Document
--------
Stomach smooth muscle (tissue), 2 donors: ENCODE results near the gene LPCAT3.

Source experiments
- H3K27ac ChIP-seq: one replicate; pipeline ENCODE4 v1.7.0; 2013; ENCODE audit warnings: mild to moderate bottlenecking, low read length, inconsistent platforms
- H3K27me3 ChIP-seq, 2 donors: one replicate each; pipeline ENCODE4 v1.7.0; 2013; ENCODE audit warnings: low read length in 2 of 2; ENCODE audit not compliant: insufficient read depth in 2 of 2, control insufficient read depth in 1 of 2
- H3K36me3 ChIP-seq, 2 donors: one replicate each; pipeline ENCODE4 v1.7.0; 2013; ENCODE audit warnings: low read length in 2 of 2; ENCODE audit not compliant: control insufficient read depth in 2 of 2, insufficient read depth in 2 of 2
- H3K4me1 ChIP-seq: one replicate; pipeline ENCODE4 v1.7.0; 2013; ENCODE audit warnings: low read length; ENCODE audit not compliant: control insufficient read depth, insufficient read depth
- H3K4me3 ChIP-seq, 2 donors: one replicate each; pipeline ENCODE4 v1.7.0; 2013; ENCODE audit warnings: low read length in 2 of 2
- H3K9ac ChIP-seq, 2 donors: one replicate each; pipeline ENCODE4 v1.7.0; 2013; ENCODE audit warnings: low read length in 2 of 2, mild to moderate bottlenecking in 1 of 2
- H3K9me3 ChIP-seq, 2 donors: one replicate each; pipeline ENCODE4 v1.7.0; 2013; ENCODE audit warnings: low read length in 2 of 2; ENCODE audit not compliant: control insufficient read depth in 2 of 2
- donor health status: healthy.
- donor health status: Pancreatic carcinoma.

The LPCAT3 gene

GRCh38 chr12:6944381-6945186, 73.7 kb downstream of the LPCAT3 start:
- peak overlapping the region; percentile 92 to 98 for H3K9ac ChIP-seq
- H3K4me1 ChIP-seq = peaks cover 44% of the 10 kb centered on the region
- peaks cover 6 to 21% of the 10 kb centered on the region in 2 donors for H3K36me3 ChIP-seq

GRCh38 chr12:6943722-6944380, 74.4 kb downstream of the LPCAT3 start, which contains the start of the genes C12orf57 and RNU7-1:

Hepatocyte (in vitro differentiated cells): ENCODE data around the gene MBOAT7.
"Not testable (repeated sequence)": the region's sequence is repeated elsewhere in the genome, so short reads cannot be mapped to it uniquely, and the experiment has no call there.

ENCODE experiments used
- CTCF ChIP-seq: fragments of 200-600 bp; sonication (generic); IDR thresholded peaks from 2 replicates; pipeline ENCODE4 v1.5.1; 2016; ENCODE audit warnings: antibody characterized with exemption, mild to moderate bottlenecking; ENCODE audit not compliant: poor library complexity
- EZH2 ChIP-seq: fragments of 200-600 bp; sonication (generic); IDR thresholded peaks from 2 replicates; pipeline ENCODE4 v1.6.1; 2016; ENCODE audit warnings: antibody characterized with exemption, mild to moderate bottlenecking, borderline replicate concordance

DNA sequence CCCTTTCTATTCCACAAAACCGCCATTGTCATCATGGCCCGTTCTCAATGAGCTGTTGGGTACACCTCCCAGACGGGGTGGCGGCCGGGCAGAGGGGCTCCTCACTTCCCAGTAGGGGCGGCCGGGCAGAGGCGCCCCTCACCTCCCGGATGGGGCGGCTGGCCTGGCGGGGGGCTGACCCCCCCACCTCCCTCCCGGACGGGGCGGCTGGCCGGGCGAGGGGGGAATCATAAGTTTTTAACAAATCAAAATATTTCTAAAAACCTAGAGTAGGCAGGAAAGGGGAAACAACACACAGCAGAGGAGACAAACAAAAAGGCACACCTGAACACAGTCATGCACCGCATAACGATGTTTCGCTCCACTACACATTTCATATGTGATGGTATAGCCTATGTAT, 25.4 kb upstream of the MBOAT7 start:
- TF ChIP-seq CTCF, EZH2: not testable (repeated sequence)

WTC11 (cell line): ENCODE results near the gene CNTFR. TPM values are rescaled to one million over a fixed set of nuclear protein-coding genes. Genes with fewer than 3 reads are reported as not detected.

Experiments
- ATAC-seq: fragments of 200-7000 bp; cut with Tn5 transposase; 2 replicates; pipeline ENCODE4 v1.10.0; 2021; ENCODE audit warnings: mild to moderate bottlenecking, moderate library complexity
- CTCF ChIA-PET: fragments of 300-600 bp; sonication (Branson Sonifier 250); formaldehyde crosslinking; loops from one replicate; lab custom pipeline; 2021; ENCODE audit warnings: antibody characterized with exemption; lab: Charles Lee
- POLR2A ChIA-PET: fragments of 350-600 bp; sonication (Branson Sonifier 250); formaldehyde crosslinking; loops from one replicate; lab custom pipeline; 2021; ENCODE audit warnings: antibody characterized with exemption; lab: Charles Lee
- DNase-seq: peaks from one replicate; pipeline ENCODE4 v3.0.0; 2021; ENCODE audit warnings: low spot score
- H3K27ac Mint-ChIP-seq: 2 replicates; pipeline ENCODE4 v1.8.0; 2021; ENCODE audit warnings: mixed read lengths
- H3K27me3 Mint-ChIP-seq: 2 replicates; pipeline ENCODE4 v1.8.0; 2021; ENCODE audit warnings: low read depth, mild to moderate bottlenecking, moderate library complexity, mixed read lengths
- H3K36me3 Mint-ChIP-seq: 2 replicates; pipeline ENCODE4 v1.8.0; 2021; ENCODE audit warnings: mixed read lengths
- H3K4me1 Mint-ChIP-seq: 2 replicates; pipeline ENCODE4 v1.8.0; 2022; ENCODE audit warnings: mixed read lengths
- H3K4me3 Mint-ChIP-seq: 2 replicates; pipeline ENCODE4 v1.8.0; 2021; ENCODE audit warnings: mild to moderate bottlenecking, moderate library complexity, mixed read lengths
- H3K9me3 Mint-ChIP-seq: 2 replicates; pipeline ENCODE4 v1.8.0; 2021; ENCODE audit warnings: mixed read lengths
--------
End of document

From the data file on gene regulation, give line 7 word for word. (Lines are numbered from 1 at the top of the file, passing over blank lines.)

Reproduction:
- H3K4me3 ChIP-seq, 2 donors: one replicate each; pipeline ENCODE4 v1.7.0; 2013; ENCODE audit warnings: low read length in 2 of 2